Google’s Gmail navigation interface on Android tablets has recently undergone a significant update, with the previous bottom bar being replaced by a left-aligned navigation rail. This change brings the Android tablet version of Gmail in line with the navigation interface that has been present on foldable devices for some time. As of January 18, 2024, the updated Gmail navigation rail has been widely implemented following a server-side update, aiming to provide a more consistent user experience across different device formats.
The revamped interface on the Pixel Tablet showcases a left-hand column housing a hamburger button, a compose button, and up to four tabs including Gmail, Chat, Spaces, and Meet. When users engage in a specific section, a circular tab indicator replaces the previous pill-shaped highlight. Although the new navigation rail slightly reduces the size of the inbox/message list, the impact is not overly pronounced, and there is no alteration to the message body. The navigation rail and compose button remain persistent, unlike the previous bottom bar, which could be hidden while scrolling.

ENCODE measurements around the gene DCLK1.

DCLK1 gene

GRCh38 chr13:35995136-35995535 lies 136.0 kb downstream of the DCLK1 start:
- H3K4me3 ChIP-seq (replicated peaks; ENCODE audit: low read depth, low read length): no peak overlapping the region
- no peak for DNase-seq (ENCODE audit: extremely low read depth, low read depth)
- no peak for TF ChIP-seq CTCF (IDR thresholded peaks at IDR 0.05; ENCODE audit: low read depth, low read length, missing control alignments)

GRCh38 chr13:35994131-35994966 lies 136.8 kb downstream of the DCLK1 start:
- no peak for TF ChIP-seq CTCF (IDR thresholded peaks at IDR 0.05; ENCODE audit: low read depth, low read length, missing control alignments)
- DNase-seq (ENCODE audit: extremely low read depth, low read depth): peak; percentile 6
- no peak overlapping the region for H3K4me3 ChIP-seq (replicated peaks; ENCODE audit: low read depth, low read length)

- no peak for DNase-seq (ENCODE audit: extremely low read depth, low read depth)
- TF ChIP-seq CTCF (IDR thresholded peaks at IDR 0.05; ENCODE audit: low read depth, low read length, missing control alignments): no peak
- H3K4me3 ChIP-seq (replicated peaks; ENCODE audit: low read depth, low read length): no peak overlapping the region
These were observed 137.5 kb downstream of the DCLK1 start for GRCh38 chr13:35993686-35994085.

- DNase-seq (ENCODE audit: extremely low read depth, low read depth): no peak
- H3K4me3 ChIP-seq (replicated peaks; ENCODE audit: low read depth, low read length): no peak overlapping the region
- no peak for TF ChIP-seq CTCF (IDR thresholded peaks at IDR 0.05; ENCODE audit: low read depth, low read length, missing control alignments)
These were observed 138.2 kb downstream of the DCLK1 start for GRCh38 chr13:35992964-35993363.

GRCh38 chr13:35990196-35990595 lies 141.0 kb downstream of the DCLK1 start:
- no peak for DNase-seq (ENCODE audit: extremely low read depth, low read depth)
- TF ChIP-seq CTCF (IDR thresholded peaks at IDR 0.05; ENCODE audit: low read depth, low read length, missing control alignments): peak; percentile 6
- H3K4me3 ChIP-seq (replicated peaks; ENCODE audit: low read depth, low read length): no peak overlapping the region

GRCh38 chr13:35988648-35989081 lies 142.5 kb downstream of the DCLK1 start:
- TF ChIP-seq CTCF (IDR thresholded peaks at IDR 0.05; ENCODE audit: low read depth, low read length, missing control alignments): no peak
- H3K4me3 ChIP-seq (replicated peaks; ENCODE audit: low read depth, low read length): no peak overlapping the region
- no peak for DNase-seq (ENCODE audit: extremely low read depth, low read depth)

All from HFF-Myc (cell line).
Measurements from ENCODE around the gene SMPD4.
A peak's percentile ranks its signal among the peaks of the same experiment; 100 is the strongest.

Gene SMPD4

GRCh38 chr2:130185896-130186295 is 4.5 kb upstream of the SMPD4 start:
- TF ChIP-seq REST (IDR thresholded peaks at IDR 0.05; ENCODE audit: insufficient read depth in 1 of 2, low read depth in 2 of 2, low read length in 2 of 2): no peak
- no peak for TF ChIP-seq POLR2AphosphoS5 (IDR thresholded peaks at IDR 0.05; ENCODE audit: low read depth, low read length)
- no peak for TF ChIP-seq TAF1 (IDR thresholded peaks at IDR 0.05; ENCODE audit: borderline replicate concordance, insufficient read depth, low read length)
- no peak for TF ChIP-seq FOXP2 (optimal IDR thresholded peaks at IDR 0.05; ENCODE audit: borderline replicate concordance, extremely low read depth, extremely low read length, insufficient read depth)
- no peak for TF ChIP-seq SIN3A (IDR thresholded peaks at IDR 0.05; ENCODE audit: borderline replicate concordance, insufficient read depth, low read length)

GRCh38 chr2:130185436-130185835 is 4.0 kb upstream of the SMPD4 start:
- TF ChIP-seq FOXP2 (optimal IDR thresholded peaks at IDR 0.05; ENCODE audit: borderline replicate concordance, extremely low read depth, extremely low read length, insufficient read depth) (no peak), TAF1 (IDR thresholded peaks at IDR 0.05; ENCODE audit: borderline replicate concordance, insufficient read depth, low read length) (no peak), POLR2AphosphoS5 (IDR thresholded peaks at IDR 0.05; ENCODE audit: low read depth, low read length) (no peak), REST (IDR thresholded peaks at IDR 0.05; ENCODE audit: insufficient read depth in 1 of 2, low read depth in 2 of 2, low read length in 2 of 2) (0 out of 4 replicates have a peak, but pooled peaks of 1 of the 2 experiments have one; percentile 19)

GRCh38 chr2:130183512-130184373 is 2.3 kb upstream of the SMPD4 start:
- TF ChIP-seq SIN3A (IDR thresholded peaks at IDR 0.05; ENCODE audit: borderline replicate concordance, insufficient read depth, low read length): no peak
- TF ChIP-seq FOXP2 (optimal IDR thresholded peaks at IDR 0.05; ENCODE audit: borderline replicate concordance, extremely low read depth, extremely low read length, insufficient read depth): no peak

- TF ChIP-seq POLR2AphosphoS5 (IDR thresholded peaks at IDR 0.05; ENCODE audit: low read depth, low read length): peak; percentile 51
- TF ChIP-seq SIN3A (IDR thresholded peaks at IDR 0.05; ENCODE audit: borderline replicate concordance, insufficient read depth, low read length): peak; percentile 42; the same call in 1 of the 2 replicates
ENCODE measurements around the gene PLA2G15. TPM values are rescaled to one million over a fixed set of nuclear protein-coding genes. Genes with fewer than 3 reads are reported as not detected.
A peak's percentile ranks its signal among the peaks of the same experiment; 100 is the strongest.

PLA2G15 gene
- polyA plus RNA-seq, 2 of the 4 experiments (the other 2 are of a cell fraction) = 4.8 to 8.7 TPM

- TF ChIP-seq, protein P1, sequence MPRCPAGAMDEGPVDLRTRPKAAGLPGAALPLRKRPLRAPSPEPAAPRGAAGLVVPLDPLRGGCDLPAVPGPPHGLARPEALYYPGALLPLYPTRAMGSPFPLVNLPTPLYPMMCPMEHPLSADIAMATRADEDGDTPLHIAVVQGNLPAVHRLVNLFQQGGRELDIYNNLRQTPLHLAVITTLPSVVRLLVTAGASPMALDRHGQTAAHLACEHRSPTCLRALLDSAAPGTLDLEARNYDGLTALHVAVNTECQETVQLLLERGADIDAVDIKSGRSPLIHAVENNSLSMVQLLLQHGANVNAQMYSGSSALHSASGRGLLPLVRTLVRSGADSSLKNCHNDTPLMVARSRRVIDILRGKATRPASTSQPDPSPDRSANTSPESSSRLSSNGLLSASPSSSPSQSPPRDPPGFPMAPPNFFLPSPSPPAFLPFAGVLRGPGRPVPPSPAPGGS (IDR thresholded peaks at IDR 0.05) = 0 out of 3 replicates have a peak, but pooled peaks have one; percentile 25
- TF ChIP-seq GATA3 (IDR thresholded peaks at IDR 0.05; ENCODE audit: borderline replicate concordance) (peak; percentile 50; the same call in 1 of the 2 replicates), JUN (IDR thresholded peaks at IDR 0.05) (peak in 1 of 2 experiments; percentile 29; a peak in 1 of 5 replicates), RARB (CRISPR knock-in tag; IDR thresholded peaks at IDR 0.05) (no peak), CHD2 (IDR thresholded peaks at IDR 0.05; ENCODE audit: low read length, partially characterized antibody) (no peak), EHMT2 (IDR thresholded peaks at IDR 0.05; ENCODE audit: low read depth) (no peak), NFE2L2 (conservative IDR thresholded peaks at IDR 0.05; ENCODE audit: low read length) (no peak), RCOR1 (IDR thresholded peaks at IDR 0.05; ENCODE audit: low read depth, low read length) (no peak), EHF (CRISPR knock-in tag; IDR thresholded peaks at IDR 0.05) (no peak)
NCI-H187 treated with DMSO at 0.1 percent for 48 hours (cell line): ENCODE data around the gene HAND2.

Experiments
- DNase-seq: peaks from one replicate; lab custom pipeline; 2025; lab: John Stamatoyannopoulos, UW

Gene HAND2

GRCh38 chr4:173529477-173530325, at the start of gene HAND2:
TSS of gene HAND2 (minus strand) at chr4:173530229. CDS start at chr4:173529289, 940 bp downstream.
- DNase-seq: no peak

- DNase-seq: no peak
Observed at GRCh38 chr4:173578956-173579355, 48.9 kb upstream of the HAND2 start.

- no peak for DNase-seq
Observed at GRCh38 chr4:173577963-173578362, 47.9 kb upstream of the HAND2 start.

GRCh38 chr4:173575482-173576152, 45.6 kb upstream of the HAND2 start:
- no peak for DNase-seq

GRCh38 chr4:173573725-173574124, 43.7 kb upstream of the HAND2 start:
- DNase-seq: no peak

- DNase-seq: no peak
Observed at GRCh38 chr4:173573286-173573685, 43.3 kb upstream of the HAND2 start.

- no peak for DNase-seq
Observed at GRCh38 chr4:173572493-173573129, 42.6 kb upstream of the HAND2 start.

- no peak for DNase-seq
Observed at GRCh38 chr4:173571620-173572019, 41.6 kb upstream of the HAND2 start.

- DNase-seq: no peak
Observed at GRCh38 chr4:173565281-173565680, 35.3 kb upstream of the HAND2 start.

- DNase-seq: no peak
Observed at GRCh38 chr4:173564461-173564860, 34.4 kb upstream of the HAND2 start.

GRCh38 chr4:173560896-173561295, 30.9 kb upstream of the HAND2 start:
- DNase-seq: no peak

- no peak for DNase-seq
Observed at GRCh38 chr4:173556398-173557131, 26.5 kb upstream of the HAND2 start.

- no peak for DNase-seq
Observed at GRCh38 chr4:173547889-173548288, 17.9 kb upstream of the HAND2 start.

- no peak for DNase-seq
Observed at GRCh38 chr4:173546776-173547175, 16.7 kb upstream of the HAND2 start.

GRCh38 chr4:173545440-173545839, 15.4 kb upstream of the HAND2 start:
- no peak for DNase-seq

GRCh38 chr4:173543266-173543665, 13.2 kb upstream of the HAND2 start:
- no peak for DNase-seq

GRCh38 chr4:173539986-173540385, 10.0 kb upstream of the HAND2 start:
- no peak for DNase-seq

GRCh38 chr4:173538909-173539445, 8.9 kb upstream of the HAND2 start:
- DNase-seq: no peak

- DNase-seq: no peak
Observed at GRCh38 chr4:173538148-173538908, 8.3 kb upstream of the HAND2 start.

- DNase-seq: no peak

This change aligns Gmail with other first-party apps like Google Photos, TV, and Drive, all of which have maintained a navigation rail on tablets. The rollout of the Gmail navigation rail on Android tablets is still ongoing, with version 2023.11.12.x being one of the recent releases incorporating this update. However, users should be aware that there is a server-side component involved in the deployment process, indicating that the update may not yet be available to all users.
In an opinion on the topic, some users may welcome the updated navigation interface as it brings a more consistent experience across different devices, making it easier to navigate and use Gmail on an Android tablet. However, others may find the slight reduction in the size of the inbox/message list to be a drawback, as well as the persistent nature of the new navigation rail and compose button. Overall, the update aims to enhance the user experience on Android tablets, but it will be interesting to see how users adapt to the changes over time.